Persistent schema-dependent hippocampal-neocortical connectivity during memory encoding and postencoding rest in humans

Marlieke T.R. Van Kesteren, Guillén Fernández, David G. Norris, Erno J. Hermans

Research output: Contribution to journalArticleAcademicpeer-review

313 Citations (Scopus)
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Abstract

The hippocampus is thought to promote gradual incorporation of novel information into long-term memory by binding, reactivating, and strengthening distributed cortical-cortical connections. Recent studies implicate a key role in this process for hippocampally driven crosstalk with the (ventro)medial prefrontal cortex (vmPFC), which is proposed to become a central node in such representational networks over time. The existence of a relevant prior associative network, or schema, may more over facilitate this process. Thus, hippocampal-vmPFC crosstalk may support integration of new memories, particularly in the absence of a relevant prior schema. To address this issue, we used functional magnetic resonance imaging (fMRI) and prior schema manipulation to track hippocampal-vmPFC connectivity during encoding and postencoding rest. We manipulated prior schema knowledge by exposing 30 participants to the first part of a movie that was temporally scrambled for 15 participants. The next day, participants underwent fMRI while encoding the movie's final 15 min in original order and, subsequently, while resting. Schema knowledge and item recognition performance show that prior schema was successfully and selectively manipulated. Intersubject synchronization (ISS) and interregional partial correlation analyses furthermore show that stronger prior schema was associated with more vmPFC ISS and less hippocampal-vmPFC interregional connectivity during encoding. Notably, this connectivity pattern persisted during postencoding rest. These findings suggest that additional crosstalk between hippocampus and vmPFC is required to compensate for difficulty integrating novel information during encoding and provide tentative support for the notion that functionally relevant hippocampal-neocortical crosstalk persists during off-line periods after learning.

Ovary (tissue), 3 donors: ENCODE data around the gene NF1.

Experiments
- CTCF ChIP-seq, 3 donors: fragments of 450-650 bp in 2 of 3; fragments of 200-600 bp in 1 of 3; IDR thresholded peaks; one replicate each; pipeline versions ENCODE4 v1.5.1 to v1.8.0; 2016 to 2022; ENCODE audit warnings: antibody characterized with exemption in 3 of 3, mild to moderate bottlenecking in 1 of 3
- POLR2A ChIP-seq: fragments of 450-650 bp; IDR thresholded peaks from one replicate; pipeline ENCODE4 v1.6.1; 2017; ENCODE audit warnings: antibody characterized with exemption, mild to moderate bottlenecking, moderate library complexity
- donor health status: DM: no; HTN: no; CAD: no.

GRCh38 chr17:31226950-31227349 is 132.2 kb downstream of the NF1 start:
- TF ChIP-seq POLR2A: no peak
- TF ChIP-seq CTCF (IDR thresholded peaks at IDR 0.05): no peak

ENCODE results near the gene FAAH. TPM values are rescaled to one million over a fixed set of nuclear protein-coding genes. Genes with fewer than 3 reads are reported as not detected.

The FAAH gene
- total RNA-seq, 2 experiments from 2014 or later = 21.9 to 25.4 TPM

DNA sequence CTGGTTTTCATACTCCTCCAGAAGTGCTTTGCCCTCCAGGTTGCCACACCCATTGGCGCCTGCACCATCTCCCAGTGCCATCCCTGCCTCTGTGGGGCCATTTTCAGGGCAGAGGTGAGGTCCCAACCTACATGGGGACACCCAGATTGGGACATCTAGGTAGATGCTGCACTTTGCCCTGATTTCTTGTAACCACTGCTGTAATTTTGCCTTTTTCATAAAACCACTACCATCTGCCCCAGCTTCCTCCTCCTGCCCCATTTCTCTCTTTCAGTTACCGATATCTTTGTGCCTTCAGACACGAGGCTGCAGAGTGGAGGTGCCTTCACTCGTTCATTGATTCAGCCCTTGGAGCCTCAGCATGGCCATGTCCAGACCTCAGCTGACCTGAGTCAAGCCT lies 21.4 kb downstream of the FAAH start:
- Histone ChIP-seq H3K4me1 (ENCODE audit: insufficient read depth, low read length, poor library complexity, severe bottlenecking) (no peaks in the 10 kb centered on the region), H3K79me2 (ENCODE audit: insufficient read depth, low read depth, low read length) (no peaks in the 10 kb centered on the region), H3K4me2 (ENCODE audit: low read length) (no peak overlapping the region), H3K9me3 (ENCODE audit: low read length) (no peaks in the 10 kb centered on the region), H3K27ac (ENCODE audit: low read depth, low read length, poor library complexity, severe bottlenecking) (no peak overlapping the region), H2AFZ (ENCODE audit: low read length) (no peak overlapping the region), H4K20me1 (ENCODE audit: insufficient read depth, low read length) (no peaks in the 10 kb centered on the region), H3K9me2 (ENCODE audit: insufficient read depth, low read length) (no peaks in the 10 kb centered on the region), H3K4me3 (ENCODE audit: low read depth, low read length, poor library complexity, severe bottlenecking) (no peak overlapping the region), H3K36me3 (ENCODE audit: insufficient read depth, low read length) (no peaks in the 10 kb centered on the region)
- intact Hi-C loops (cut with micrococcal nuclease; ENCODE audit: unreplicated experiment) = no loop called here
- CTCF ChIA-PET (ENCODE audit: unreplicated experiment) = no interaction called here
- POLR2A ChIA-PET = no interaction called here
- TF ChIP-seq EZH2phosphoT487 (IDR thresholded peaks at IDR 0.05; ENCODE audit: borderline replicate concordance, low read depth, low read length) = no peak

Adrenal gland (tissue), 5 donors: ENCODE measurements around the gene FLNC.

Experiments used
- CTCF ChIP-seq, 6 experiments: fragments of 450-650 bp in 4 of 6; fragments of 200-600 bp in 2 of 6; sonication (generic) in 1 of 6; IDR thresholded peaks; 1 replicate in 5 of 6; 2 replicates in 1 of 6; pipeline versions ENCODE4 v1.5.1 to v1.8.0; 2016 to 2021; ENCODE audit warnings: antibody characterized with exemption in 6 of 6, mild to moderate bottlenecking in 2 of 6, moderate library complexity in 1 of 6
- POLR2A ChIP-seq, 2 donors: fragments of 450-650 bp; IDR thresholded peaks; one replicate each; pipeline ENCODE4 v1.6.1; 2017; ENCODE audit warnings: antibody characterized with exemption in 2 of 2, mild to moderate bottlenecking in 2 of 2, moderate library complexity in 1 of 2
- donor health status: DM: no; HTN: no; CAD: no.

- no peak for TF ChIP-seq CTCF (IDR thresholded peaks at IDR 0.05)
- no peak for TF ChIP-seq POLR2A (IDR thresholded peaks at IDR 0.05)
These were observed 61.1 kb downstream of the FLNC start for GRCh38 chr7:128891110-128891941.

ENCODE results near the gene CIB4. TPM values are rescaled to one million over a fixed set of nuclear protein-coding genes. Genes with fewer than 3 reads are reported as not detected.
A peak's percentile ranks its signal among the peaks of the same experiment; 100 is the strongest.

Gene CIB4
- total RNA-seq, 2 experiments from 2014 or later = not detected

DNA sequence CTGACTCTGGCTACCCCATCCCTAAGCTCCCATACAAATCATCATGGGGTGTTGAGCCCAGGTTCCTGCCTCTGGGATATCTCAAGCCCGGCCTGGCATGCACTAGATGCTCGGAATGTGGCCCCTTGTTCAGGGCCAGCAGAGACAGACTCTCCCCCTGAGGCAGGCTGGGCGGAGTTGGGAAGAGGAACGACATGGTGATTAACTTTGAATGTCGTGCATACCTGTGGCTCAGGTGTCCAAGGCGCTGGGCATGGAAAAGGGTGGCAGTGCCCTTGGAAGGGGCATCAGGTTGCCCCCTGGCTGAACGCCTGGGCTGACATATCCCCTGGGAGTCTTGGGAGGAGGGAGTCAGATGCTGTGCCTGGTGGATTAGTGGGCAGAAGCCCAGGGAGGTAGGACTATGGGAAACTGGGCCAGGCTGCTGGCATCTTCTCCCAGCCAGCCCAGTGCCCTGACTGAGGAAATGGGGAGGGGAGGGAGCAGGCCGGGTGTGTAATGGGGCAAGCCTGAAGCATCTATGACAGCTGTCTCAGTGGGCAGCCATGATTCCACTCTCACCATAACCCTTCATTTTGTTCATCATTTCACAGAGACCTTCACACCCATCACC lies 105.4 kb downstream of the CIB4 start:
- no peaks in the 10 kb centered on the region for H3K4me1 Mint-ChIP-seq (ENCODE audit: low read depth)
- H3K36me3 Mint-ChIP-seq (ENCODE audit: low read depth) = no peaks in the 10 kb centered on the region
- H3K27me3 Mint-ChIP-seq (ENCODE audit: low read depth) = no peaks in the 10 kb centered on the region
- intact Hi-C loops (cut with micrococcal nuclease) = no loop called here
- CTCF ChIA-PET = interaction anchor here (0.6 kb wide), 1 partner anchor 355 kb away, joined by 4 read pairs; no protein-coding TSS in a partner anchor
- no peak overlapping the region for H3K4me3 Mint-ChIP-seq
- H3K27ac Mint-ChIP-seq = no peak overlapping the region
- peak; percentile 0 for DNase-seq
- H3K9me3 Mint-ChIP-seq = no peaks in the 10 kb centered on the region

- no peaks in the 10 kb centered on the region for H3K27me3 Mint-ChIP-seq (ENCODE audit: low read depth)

Original languageEnglish
Pages (from-to)7550-7555
Number of pages6
JournalProceedings of the National Academy of Sciences of the United States of America
Volume107
Issue number16
DOIs
Publication statusPublished - 20 Apr 2010
Externally publishedYes

Keywords

  • Declarative memory
  • Functional connectivity
  • Functional MRI
  • Memory consolidation
  • Resting state

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